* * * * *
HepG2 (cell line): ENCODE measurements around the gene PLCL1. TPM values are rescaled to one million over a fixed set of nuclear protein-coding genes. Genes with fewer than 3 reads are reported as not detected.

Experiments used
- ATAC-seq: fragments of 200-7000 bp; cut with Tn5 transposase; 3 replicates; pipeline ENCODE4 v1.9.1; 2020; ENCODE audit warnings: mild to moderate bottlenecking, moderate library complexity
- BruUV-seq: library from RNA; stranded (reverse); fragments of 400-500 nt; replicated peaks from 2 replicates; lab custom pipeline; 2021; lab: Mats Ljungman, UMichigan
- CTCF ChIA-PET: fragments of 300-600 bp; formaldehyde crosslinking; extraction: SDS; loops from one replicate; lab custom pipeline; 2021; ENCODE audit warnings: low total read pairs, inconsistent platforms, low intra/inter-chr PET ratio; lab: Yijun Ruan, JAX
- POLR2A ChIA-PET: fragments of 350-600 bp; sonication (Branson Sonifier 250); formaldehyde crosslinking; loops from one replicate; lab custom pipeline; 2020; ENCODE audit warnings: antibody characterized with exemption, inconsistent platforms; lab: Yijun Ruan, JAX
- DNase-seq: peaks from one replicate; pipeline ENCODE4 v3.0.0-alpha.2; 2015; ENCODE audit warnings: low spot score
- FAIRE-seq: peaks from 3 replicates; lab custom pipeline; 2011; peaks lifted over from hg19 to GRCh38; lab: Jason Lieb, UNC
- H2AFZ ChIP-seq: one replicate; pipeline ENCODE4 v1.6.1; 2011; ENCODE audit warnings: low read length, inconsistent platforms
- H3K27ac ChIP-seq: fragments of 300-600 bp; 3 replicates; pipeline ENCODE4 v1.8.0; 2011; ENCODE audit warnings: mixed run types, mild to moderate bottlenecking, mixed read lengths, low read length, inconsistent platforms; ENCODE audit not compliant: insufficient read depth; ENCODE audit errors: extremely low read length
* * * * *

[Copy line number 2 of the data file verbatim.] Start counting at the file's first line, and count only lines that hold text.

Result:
Experiments used